representing the way the world actually is. His interest lies in identifying thc
l)r''khcirn's son an. many of
his pupirs perished, nor the
t'.rrllict which rhar war u.snered
era of heightened
ir. ffrr, iJ*'i;,ä;;;.rr.
hri R. Drrrkhr'irn tlt)-5-5\. Pnr,qtttttti,t'rtr tttrd,§or'lalo,g.r'. crl. I:. Ctrr,illit'r iuttl .1. B. Alli'rtk (('url " llrirl . pp li5 (r.
hritlrc. lt)fi.j). p. I. ' l, l, lrr,;rrrs l,«1, Ntr,.r. li,.li.t1i,,l (()rlirr.rl.
tt) llrirl . pp (l) lll.l \ l(J5(rt. P. I I l
I rx ks o<trl,,\'rtf 111111/I\.
lr /S
Weber 147

The honesty of a present-dpy scholar, and above all, a present-day philosopher,

can be measured by attitude to Nietzsche and Marx. Whoever does not admit
that considerable parts of his own work could not have been carried out in the
absence of the work of these two, only fools himself and others. The world in
which we spiritually and intellectually live today is a world substantially shaped
by Marx and Nietzsche.2

Weber Yet, if Weber oriented himself with respect to Marx and Nietzsche, he never-
theless hewed his own path. Reconstructing the precise content of the theories
which resulted is perhaps more ditficult than it is in the case of other major
social theorists. This is partly because, as Keith Tribe says, 'Weber's work is
fragmentary not only in the sense that his efTorts were spread over several fields,
any one of which was usually the defining province of a scholar; much of his
published work was radically incomplete, hastily written, unrevised, proof-ed at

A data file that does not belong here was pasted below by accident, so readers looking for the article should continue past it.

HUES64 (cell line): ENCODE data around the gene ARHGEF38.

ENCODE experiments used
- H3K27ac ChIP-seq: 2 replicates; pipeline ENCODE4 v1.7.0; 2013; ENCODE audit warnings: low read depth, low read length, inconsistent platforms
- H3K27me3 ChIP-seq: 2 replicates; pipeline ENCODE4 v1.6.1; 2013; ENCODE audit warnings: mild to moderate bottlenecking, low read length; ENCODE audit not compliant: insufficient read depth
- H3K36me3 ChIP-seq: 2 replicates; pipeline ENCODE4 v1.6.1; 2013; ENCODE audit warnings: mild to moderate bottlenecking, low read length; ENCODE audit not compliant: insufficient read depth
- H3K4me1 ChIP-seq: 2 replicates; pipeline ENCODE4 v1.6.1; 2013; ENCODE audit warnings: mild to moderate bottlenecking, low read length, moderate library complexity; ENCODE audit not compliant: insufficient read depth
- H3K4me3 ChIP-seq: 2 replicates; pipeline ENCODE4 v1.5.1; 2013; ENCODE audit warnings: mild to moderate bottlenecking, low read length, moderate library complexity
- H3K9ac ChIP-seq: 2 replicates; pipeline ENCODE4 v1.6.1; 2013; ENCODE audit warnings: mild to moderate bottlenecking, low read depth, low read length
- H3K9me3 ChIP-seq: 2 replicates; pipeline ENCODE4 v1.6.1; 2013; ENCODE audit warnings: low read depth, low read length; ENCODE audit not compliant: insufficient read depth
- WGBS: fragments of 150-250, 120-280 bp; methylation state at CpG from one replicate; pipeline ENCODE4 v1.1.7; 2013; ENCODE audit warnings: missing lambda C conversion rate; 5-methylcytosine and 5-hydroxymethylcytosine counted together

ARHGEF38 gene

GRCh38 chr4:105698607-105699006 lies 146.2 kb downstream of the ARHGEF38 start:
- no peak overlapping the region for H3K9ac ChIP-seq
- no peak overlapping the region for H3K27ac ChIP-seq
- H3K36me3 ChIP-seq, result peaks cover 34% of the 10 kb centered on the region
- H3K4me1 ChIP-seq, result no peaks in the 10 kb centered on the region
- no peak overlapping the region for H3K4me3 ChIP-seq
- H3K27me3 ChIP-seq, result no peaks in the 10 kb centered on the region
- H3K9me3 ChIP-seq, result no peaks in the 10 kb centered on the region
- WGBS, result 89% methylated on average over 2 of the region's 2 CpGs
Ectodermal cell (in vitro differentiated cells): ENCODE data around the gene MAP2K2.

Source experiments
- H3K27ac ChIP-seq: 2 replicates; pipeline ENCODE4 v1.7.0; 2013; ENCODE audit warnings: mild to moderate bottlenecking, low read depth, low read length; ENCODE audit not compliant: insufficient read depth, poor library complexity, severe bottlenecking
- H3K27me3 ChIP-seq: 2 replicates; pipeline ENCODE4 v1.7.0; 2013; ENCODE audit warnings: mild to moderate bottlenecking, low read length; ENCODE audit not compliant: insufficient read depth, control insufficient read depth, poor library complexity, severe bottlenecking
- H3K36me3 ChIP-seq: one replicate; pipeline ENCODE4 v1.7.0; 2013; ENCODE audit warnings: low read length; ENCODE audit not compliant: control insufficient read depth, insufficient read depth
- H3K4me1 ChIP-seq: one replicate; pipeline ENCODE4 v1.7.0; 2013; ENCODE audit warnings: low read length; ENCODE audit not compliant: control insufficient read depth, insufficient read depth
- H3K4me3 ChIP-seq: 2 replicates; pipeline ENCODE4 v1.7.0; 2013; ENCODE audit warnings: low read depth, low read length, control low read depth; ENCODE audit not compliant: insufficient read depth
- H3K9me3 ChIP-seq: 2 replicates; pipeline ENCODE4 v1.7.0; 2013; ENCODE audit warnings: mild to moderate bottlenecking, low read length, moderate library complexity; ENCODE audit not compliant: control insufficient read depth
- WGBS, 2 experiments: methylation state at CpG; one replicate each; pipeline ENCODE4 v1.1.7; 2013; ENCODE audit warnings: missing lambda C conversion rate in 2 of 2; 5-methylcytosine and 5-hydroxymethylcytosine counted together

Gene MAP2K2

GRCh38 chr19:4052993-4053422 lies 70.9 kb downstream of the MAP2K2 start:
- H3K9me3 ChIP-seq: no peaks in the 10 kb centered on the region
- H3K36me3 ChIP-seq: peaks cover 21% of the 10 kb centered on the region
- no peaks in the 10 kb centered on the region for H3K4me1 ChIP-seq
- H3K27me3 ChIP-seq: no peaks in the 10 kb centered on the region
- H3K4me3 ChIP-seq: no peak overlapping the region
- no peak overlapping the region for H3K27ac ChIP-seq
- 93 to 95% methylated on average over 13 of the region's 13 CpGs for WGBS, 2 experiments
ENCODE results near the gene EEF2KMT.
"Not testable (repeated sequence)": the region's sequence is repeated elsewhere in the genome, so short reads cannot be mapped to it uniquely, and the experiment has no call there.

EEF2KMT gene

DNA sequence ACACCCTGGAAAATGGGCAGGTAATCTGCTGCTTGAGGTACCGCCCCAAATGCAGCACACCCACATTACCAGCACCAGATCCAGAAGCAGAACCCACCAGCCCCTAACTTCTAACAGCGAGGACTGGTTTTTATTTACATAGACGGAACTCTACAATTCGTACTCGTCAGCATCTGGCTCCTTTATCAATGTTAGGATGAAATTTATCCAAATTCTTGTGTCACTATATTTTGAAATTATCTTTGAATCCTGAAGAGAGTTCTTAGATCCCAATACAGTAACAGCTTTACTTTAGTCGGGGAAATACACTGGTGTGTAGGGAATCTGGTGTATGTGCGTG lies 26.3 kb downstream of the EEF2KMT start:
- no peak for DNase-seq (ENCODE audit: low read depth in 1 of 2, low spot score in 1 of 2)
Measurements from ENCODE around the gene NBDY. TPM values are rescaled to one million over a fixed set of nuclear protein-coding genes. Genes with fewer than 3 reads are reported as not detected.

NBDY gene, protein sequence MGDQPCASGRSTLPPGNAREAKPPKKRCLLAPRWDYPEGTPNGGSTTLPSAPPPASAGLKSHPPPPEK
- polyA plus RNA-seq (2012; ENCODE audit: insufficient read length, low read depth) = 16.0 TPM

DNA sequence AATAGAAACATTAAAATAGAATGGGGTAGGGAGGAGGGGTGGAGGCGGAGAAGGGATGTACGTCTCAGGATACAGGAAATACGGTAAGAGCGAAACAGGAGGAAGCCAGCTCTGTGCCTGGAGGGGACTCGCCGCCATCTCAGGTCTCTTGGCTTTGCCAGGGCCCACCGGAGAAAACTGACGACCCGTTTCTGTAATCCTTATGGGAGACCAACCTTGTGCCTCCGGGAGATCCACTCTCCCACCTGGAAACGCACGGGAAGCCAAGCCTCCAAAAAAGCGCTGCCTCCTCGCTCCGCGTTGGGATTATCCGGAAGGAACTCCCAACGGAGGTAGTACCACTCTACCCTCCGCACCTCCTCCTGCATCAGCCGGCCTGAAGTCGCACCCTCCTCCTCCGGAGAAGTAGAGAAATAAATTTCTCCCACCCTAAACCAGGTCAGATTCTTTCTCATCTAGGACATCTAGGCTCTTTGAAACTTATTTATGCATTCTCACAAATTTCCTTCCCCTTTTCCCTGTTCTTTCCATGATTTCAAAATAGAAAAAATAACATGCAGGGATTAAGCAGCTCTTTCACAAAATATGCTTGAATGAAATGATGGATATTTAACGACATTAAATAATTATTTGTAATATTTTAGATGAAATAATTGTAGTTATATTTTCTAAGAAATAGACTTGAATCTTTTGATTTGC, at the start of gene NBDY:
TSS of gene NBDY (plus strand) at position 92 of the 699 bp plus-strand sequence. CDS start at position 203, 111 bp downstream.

speed. afier publication the manuscripts discarded.'3 Moreover. Weber, par-
7.1 Prussian agriculture and the German state ticularly in his methodological writings. often expressed himself obscurely and
elliptically. Recent scholarship helps to provide a better understanding of the
of modernity: the
Durkheirn and Marx offer two starkly counterposed images soLrrces and development of his thought, but offering an overview of the results
integration of
first is so preoccupied with the dangers posed to the normative is a particularly hazardous enterprise.
he believes to be sub-
society that he cannot offer an account of the processes Weber seerns to have regarded himself primarily as an economist. As late as
theory of the con-
versive of social stability; the second ofTers a comprehensive

1918. he spoke of 'we political economists'.4 [n his 1895 inaugural lecture at

yet predicts their

flicts and uncertainties endernic to modern bour-ueois society' Freiburg, Weber included himself among 'the disciples of the German Histori-
of his critics argue)
resolution in a future communist society without (so many cal School'.5 The Historical School represented the dominant version of econ-
which would
providing the conception of the nature and ends of human action omics studied in Germany during the nineteenth century. Its leading practitioners
be required to justifj this prediction. The particular
inteiest of Weber lies in the
conceived economics as primarily a historical and descriptive science concerned